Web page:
I’ll assume that most of our readership has either seen the most recent episode of The 100, or doesn’t watch the show at all. So if you did see it, you know that any slight hints of romance that might have been blossoming between Clarke and Lexa have now been pretty well stomped into the mud.
What’s interesting to me is how quickly people in the fandom started shipping the two of them. Obviously the writers have decided to go in a different direction, but until Lexa decided to stab Clarke in the back, there were a fair number of people who totally wanted them together. This despite the fact that, as S constantly reminds anyone who will listen, Clarke had to kill her beloved Finn because of Lexa.
I find it fascinating because, as someone who has written romantic comedies before, and will probably write more in the future, I try to think carefully about how to set up a romance. What can I do with two characters so that the reader will think, “Oh, I hope those two end up getting it on”?
Now, obviously fanboys and fangirls can be a bit insane. If a fandom gets large enough, eventually every possible pairing in the story will be shipped by someone, somewhere. So to a certain extent, this problem takes care of itself. But as a writer, I want to make sure that any romantic relationship in my story is properly set up, just the same as I would with any major plot development. I don’t want to suddenly have characters getting together out of nowhere (like Clarke and Lexa did, if I may say so). So here are a few possible techniques:
Surprising, yet Obvious
You set up the characters as clearly suited for each other, though with some sadly immovable obstacle to their love. A good example is Mr. Knightley in Jane Austen’s Emma. He’s so clearly the right person for Emma, but when you first read it, you assume they can’t get together, since he’s older and more of a avuncular figure. When Emma suddenly realizes that she doesn’t see him that way at all, there’s no more obstacle to their getting together, and they do. It’s only at that moment, when that switch flips in Emma’s head, that the reader can look back and realize it was all being set up from the beginning.
Promoted from the Friend Zone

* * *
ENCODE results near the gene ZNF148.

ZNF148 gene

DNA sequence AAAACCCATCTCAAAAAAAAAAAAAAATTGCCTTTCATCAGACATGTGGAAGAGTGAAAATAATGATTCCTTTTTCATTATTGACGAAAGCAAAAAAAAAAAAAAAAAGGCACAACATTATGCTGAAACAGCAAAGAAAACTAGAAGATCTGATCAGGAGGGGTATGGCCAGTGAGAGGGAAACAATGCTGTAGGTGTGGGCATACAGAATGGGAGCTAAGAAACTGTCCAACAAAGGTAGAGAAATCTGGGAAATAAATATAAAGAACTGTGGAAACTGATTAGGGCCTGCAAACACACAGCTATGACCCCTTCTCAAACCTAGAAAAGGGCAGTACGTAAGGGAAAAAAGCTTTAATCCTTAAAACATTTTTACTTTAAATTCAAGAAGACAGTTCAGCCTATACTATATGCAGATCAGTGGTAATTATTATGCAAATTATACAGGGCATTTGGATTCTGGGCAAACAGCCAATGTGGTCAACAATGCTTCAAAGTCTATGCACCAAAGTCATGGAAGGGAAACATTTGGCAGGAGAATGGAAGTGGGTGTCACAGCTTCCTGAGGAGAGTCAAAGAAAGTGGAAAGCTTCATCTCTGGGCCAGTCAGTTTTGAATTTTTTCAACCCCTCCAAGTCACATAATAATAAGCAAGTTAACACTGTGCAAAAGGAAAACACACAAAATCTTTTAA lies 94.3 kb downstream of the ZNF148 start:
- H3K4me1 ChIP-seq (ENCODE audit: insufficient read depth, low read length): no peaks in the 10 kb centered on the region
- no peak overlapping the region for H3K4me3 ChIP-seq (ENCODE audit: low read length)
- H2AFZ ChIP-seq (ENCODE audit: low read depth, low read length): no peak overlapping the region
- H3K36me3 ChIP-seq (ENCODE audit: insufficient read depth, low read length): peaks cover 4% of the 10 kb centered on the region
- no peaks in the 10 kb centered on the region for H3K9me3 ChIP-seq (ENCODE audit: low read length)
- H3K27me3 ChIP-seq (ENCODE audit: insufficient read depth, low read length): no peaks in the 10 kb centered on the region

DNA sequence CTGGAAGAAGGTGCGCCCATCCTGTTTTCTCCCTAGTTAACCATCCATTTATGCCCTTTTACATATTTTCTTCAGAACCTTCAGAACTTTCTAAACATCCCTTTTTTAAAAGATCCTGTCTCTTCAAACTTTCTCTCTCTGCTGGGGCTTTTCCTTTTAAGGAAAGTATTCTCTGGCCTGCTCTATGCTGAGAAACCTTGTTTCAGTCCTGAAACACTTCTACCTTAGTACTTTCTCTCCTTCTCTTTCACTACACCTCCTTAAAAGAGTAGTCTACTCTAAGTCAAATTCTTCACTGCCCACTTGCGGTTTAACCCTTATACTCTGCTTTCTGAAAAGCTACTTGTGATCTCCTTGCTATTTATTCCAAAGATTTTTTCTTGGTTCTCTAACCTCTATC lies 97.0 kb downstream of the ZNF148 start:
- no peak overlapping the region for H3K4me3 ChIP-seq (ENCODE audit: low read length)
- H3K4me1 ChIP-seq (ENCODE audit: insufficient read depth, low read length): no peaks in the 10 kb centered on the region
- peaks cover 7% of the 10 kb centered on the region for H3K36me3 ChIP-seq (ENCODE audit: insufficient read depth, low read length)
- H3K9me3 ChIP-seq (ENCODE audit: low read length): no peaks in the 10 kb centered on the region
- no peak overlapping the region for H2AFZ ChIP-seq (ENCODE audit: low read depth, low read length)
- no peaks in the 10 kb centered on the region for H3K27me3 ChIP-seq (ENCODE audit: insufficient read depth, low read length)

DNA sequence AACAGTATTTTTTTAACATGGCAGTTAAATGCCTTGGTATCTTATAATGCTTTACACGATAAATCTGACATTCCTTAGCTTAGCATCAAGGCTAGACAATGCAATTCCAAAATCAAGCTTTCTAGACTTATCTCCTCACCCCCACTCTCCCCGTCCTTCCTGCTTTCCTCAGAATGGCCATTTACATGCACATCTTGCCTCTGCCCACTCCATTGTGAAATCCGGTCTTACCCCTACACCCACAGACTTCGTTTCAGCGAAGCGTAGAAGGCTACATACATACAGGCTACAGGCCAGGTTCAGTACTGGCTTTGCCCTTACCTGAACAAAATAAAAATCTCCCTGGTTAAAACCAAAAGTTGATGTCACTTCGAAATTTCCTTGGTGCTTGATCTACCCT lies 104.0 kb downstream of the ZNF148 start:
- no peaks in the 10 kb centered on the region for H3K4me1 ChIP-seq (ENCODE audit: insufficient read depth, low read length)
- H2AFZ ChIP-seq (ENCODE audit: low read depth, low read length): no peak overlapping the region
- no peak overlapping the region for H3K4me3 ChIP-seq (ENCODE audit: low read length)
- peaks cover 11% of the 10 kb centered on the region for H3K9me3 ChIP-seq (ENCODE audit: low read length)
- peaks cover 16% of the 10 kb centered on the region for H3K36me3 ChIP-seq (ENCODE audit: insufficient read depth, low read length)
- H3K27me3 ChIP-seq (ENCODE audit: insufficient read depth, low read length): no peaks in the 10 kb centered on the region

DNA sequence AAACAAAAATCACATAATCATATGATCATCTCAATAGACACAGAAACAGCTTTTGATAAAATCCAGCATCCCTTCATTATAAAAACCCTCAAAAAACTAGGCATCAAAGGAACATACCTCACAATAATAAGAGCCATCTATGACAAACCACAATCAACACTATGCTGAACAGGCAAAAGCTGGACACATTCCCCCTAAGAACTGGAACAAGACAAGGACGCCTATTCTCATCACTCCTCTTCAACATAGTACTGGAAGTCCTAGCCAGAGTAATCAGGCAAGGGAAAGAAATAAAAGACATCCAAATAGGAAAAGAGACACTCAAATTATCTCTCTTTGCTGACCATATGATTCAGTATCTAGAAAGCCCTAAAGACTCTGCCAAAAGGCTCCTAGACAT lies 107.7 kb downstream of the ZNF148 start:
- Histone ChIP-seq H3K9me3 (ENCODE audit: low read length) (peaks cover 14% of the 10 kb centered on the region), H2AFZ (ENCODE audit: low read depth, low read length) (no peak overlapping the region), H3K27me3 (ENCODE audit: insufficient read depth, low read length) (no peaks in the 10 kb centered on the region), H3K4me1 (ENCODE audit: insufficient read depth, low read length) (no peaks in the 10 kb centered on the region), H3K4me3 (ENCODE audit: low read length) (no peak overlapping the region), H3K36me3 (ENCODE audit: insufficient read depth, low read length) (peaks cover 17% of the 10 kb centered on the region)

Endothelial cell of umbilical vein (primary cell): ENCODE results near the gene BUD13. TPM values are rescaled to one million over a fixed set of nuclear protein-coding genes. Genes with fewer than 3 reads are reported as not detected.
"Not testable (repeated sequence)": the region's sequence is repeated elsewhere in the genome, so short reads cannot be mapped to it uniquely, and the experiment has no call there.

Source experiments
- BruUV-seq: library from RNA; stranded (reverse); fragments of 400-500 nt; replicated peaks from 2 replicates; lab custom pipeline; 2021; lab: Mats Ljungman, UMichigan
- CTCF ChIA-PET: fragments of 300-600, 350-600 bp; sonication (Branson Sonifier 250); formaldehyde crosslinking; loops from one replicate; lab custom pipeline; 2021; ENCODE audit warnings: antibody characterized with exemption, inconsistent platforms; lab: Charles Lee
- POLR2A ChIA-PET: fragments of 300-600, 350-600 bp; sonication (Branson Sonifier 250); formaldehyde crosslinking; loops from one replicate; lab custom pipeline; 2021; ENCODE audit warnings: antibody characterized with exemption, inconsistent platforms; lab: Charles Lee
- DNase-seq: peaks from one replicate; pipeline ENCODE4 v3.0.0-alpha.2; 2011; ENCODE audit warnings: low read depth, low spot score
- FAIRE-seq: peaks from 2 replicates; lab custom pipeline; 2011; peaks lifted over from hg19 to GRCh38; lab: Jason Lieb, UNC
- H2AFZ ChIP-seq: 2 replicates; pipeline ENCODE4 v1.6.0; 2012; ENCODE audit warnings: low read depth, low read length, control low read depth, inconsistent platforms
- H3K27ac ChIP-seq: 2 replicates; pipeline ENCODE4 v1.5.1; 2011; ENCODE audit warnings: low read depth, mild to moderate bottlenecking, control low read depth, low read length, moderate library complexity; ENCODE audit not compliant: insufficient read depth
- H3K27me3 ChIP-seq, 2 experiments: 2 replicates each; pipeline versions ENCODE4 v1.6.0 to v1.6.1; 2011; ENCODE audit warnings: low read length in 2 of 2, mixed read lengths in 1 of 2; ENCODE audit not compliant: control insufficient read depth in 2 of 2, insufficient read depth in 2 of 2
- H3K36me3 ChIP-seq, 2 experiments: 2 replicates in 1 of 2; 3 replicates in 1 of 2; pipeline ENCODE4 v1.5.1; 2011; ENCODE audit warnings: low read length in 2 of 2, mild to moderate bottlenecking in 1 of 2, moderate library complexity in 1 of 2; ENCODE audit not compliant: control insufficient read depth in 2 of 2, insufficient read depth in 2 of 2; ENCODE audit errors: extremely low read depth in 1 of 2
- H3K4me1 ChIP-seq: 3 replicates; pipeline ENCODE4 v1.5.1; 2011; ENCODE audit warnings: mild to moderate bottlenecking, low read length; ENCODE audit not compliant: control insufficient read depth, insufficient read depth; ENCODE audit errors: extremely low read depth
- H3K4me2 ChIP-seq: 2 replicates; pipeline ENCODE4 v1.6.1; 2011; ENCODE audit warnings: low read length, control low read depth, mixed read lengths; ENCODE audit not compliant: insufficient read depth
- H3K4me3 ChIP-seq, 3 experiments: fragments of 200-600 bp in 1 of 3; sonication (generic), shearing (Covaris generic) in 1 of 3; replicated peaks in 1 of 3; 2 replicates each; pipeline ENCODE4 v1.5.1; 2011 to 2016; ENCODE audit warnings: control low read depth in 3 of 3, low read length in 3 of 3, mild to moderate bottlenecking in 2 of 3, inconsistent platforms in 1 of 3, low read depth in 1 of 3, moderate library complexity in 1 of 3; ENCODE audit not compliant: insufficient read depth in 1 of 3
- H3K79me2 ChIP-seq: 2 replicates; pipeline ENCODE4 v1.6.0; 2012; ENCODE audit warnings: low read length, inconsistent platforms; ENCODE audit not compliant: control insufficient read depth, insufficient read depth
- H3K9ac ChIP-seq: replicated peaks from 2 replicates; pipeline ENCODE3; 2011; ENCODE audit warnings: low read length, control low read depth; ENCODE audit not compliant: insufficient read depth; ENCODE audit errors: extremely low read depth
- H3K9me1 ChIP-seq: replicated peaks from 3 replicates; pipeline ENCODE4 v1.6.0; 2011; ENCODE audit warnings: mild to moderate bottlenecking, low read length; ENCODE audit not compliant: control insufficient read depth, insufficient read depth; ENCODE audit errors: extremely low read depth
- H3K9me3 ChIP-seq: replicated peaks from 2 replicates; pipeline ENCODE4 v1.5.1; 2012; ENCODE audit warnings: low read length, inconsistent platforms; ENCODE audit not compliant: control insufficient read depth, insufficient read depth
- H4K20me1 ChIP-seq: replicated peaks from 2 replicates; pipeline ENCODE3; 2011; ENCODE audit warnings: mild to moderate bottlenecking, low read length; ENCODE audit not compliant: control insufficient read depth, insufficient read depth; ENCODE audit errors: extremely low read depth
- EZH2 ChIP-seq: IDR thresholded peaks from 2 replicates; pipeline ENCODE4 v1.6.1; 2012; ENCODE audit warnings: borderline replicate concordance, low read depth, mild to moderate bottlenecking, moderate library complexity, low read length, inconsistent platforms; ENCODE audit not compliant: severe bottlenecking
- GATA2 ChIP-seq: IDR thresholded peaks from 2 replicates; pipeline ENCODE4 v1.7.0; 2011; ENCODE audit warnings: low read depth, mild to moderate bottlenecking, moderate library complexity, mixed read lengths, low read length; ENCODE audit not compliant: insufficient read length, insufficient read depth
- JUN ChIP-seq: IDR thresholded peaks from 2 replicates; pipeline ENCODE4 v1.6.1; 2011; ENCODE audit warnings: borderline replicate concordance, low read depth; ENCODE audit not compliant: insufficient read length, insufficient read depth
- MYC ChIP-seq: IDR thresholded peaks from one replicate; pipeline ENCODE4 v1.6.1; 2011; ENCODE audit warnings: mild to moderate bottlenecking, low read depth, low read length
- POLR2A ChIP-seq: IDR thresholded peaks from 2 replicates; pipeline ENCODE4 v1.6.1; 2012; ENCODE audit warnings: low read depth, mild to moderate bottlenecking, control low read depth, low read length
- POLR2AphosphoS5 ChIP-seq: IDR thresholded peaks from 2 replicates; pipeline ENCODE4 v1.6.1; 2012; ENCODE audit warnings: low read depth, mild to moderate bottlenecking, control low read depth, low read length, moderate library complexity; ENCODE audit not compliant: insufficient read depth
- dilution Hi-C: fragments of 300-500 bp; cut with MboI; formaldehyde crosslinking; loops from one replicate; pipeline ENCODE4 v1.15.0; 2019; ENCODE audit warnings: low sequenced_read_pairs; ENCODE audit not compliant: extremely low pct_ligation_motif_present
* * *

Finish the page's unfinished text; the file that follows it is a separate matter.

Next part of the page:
This is similar, but you often see it in episodic series of novels or on TV. One character is the loyal sidekick to the other, and he (or she) is just so gosh-darn helpful and dependable, that the reader inevitably starts thinking, “Gee, what would it be like if they started dating?” Probably the best example I can think of is Ron Weasley from the Harry Potter books. Of course, Ron’s relationship with Hermione also shows the potential pitfall of this sort of set-up: once you’ve spent book after book with two people being portrayed as just being friends, with nothing more between them, it starts to look as if there’s no chemistry there at all. Then, when they do eventually get together, you leave the readers scratching their heads and muttering, “No, she’s obviously more suited to Harry. Duh.”
The Old, Comfy Slipper
Again, a sort of variation on the two types above. Two characters spend years and years together, obviously caring about each other, and settling into an almost quasi-married relationship. If you watch Downton Abbey (and you should), you’ll recognize this as what happened with Mr. Carson the butler and Mrs. Hughes. S and I just ran across another great example of this with Alexandra and Carl in Willa Cather’s O Pioneers!, which was the book we read for S’s book club this month.
Best of Enemies
As a friend of ours often remarks, hatred can be an attractive force just like love. One of the best ways to set up a future relationship is by having the two characters at each other’s throats. The classic example of that is Mr. Darcy and Elizabeth Bennet from Pride and Prejudice. The more they bicker, the more the reader wonders if they aren’t just doing it to hide their TRUE feelings. This is actually one of the easier ones to pull off, as a writer, since alert readers can see where the story is going, and start actively rooting for the pair to hook up.
This is the most difficult of all, because it’s basically the option where you don’t set it up at all. No one ever did this quite so well as Shakespeare did in Romeo and Juliet. If you see a good production, you literally get to see two people fall in love almost instantly (the 1996 Baz Luhrmann movie version, though wanting in other respects, does a phenomenal job of showing the lightning strike between Leonardo DiCaprio and Claire Danes).
I’m not sure which of these the writers of The 100 were going for with Clarke and Lexa. Best of Enemies, perhaps? Or Lightning Strike? But it looks like it doesn’t really matter anymore, since that ship has now sailed, sunk, and sits at the bottom of the ocean.